By Stefanno Sulaiman and Ananda Teresia
JAKARTA (Reuters) – Indonesia’s president on Thursday said his government was calculating how much longer it can sustain a policy of keeping fuel prices unchanged, while the central bank governor hinted at keeping rates steady at an upcoming policy review.
President Joko Widodo signalled earlier this week that the government was considering raising fuel prices. He has also repeatedly said the energy subsidy budget, which has been tripled to 502 trillion rupiah ($33.84 billion) this year, is too large.
“This is such a large figure and we must know what this is for: to hold back a steep rise in inflation,” Jokowi, as the president is popularly known, told a national coordinating meeting on inflation management.
“But can the state budget be strong enough to continue? We are calculating,” he said.
Inflation in Southeast Asia’s largest economy rose to a seven-year high of 4.94% in July, due to rising prices of food and some non-subsidised fuels.
Officials with Bank Indonesia (BI) have played down the rise in headline inflation level, saying they prefer to determine monetary policy based on the core inflation rate, which is still below 3%.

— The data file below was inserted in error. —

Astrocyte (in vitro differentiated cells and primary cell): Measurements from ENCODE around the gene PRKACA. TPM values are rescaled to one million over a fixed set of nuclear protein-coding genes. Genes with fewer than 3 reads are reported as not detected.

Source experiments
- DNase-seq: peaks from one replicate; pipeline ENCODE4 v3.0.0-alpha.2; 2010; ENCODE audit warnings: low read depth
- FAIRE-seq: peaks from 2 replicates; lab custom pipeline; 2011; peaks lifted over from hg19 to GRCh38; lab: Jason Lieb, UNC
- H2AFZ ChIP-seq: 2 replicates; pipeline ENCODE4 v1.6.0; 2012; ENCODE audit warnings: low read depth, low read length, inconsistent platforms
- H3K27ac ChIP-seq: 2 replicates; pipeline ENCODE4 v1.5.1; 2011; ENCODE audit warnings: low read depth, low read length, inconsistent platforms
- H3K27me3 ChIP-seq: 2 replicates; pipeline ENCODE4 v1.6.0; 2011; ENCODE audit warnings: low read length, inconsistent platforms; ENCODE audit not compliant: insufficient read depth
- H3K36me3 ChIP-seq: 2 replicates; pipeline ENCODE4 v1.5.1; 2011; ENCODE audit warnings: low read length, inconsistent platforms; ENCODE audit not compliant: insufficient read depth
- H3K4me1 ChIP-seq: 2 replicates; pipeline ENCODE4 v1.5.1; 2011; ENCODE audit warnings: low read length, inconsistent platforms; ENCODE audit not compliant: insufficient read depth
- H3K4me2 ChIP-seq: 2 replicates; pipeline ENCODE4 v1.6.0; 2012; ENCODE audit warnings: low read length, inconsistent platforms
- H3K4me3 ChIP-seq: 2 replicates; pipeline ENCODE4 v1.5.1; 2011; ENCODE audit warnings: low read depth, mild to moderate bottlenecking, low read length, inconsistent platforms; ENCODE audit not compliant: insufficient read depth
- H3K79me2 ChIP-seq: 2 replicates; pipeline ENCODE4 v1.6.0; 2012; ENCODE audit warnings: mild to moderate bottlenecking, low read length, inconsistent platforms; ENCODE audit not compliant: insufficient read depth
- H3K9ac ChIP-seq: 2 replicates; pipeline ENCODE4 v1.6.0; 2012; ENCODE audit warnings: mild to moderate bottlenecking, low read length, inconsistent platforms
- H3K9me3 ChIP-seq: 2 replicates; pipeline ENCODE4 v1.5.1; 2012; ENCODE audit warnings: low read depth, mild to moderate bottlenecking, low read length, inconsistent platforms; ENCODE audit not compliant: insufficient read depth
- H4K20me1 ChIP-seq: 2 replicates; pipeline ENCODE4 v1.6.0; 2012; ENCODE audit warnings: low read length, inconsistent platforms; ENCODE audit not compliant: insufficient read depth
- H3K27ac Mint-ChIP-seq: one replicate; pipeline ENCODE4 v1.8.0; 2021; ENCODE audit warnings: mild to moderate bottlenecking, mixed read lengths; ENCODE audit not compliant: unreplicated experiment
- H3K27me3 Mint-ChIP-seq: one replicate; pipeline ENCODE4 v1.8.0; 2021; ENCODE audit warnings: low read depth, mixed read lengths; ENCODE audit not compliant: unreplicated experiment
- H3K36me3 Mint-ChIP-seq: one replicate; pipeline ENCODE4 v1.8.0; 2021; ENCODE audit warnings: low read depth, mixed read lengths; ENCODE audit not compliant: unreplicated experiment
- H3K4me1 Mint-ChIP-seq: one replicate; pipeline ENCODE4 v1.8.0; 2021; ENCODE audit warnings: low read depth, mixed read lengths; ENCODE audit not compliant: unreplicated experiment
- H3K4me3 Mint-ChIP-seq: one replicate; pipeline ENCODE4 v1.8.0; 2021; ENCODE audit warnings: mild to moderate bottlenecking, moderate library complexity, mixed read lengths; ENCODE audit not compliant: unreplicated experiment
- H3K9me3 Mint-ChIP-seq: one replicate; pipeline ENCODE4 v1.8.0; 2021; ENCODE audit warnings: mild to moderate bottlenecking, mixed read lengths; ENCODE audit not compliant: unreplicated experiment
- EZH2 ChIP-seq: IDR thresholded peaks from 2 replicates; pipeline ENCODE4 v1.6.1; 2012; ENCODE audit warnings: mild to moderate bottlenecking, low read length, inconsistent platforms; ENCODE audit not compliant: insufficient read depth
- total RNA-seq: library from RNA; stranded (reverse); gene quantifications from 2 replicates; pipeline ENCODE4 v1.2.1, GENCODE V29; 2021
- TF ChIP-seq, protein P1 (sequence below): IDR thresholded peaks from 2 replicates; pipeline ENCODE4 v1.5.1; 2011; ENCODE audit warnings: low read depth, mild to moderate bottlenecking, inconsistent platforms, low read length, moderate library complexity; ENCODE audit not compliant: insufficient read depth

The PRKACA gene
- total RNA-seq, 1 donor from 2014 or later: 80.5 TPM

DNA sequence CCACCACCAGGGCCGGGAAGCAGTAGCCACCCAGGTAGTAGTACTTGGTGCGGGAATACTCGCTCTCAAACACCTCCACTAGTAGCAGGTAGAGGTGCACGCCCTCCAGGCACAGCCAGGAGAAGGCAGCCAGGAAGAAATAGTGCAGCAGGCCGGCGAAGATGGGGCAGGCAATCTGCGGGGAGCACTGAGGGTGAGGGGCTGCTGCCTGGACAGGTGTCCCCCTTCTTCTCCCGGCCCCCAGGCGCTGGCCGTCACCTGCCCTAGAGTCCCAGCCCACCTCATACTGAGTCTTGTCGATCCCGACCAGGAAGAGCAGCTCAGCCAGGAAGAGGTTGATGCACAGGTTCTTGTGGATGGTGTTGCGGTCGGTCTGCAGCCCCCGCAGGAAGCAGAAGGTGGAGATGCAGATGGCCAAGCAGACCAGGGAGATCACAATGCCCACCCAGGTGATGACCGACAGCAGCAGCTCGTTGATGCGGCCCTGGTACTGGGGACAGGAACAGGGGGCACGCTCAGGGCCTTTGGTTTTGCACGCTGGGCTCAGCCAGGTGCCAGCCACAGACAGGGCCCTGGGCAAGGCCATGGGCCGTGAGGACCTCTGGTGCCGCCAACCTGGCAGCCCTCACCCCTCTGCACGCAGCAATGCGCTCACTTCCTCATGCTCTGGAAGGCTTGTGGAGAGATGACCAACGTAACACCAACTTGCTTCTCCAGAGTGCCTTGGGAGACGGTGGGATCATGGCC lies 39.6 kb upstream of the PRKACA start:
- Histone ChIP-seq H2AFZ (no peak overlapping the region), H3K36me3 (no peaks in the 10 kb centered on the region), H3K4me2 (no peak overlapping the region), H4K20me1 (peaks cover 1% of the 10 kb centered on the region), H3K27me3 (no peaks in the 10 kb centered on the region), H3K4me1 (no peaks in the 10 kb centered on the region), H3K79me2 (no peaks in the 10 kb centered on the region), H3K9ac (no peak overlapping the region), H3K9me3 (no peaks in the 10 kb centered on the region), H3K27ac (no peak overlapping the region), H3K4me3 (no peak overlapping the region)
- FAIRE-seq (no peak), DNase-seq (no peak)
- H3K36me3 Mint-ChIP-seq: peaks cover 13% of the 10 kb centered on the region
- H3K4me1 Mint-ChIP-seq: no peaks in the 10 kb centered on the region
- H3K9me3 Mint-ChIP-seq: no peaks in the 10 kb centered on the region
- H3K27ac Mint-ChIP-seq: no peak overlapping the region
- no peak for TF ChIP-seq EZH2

“We, for the time being, do not need to raise interest rate because of the subsidies and food management,” BI Governor Perry Warjiyo told a news conference after the coordinating meeting, repeating that he sees “no need to rush to raise interest rate”.
BI, one of a few Asian central banks that has not lifted rates from pandemic-era levels, is due to review its monetary policy next week.
Meanwhile, the government is confident inflation will decelerate from the July high thanks to easing prices of foodstuff like beef, chicken, sugar, shallot and chili, Jokowi’s chief economic minister, Airlangga Hartarto said, predicting a range of 4% to 4.8% for 2022.
Indonesia is also considering restricting the number of people who receive fuel subsidies, the president said in an interview with CNBC Indonesia earlier on Thursday.
Indonesians currently pay 7,650 rupiah per litre (about 52 U.S. cents) for subsidised gasoline, which authorities say is about 40% below estimated market price, while subsidised diesel is sold at 5,150 rupiah (about 35 U.S. cents) per litre, less than a third of market price.
($1 = 14,835.0000 rupiah)
(Reporting by Stefanno Sulaiman and Ananda Teresia; Writing by Gayatri Suroyo; Editing by Tom Hogue and Kanupriya Kapoor)